in: The World Economy (online first)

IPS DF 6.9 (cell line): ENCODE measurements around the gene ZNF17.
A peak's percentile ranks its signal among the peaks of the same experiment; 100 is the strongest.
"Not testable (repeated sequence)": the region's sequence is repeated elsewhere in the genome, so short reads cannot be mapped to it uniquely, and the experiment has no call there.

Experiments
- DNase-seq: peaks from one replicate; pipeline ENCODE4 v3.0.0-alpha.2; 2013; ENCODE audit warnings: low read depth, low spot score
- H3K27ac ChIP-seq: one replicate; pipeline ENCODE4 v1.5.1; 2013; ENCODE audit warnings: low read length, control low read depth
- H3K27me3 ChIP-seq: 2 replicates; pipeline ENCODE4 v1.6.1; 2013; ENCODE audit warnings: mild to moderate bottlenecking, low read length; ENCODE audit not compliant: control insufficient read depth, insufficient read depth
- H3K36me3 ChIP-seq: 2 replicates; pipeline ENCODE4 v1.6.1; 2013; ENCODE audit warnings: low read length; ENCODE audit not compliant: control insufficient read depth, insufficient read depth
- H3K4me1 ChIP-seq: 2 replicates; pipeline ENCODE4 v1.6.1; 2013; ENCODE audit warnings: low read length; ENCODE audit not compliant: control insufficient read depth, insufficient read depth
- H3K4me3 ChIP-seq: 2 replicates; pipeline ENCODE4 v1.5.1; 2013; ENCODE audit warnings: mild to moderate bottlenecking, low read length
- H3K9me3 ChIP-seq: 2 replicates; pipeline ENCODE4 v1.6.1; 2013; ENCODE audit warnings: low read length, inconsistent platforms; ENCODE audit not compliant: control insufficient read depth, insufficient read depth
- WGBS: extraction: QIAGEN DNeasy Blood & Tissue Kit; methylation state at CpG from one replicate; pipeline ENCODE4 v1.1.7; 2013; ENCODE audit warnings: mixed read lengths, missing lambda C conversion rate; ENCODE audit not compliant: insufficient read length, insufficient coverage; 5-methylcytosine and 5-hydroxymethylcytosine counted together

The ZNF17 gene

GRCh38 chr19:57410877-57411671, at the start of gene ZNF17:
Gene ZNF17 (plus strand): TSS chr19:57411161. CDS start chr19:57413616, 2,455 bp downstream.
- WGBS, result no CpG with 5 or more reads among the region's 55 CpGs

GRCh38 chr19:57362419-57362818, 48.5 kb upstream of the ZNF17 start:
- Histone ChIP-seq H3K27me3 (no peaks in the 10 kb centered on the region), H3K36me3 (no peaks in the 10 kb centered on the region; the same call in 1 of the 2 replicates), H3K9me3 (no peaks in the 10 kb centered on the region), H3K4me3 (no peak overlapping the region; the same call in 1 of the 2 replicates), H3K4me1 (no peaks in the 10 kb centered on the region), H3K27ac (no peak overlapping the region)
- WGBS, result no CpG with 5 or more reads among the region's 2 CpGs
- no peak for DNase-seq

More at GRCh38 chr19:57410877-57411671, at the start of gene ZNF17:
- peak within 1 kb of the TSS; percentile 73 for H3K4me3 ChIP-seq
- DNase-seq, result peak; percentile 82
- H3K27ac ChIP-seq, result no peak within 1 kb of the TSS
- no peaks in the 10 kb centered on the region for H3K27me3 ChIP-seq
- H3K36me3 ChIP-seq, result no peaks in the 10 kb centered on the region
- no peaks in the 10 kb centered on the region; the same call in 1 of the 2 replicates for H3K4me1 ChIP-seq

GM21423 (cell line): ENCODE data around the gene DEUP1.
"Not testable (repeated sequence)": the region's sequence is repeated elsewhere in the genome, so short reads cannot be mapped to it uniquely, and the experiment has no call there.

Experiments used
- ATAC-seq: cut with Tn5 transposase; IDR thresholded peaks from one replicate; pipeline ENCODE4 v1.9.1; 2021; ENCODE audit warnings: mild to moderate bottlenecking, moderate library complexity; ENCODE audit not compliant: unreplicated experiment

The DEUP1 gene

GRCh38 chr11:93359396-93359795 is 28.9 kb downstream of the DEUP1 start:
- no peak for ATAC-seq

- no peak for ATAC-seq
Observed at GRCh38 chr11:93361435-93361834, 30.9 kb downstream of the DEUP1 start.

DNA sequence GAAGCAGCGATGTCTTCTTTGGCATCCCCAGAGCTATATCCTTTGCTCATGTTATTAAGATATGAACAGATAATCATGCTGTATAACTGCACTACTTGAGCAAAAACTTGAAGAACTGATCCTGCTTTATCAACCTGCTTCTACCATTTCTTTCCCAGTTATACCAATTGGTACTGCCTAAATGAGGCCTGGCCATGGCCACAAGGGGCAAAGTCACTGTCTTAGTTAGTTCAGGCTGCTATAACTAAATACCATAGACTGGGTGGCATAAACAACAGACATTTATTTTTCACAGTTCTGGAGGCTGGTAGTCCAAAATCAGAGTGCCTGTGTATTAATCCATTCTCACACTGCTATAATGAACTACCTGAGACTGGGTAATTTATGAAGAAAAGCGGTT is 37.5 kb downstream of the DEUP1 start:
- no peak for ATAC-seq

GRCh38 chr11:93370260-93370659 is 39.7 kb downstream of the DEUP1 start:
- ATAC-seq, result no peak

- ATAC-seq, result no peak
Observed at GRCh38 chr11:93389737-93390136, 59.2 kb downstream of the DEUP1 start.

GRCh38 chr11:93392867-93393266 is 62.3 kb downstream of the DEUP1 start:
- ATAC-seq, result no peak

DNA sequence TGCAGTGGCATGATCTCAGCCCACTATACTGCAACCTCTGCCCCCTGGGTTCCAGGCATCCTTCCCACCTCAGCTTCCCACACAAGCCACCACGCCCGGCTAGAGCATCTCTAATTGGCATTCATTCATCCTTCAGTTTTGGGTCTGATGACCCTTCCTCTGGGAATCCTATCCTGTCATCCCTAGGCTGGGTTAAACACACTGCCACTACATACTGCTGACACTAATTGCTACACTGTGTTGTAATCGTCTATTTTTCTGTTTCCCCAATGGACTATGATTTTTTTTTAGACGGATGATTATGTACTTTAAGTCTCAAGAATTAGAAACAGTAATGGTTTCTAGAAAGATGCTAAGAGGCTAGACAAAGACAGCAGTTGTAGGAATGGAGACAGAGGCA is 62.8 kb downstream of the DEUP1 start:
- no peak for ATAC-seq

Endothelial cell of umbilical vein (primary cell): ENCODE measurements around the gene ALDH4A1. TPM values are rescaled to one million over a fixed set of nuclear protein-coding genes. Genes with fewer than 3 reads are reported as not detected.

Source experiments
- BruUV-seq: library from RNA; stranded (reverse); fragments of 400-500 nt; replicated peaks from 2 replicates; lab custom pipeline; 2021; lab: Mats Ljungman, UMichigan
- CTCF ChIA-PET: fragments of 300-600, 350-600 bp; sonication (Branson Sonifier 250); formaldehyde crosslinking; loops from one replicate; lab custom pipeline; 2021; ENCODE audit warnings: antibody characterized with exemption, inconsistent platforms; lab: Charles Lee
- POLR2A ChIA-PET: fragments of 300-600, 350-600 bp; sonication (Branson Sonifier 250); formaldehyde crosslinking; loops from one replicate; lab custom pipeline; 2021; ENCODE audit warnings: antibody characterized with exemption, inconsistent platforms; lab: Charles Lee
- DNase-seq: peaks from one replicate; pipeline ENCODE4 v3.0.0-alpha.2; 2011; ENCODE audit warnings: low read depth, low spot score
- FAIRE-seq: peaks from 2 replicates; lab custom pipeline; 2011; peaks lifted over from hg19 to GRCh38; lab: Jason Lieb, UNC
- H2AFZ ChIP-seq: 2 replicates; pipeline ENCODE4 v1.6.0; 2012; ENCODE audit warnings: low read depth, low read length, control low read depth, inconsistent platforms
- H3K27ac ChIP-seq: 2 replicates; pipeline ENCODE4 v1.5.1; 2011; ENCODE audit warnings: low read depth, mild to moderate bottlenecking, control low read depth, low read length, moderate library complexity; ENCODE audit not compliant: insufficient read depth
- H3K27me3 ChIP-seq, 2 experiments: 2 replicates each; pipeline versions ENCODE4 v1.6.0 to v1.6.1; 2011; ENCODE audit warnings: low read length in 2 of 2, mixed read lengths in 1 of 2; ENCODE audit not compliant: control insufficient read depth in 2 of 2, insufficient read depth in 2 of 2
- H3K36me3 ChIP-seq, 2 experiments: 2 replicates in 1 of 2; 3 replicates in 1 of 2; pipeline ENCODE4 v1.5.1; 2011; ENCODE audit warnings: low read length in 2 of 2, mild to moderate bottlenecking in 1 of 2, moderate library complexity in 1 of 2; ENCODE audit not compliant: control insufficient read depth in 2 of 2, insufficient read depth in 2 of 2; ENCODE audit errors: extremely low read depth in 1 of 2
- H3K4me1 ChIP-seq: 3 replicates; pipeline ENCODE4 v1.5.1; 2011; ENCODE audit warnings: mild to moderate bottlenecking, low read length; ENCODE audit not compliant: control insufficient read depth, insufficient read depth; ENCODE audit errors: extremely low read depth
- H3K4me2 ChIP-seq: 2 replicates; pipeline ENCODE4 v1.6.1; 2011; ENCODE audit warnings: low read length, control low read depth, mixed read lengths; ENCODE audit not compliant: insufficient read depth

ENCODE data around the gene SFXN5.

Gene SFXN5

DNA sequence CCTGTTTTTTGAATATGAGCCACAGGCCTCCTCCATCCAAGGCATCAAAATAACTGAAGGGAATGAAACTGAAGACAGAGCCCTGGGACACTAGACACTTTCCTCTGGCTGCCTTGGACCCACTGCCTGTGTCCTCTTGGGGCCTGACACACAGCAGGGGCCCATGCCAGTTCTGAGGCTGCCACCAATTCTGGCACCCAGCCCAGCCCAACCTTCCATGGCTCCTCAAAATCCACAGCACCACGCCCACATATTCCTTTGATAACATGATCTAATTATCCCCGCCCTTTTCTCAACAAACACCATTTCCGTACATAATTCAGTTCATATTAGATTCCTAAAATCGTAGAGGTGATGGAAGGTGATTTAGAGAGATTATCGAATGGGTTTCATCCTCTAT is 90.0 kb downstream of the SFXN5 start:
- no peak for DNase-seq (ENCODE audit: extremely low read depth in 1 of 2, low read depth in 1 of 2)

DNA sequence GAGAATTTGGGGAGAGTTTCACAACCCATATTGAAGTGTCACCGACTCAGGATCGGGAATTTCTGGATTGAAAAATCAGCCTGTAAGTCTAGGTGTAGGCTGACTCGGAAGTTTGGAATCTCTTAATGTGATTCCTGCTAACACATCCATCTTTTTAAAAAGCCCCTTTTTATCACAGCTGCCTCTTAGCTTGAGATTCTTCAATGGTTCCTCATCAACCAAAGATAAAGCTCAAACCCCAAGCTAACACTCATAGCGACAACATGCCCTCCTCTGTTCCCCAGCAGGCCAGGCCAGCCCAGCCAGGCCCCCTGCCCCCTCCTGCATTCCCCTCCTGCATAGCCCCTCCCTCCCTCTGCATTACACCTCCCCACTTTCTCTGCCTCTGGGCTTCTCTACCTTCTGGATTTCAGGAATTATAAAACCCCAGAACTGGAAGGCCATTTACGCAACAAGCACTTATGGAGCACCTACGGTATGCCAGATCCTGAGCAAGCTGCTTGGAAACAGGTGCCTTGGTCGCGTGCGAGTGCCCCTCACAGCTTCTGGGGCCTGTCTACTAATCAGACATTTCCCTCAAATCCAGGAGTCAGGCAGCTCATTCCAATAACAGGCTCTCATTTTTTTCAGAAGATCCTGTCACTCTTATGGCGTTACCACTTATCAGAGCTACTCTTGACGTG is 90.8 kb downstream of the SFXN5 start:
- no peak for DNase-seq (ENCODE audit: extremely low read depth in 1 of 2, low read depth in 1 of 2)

We examine the role of foreign multinationals in services sectors in the context of Brexit, which is assumed to induce an increase in different types of barriers: (i) FDI barriers to multinationals in services; (ii) non‐tariff barriers to trade; and (iii) import tariffs between the UK and the rest of the EU. We use a state‐of‐the‐art Melitz approach in manufactures with multinationals operating in imperfectly competitive services sectors in a multiregional general equilibrium framework. We find that the increased FDI barriers in services explain about one third of the total welfare loss of Brexit. Furthermore, our decomposition analysis (by introducing each type of barriers separately) shows that the barriers against the EU services multinationals in the UK are harmful to British manufacturing sectors because they face a reduced (and more expensive) supply of intermediate services.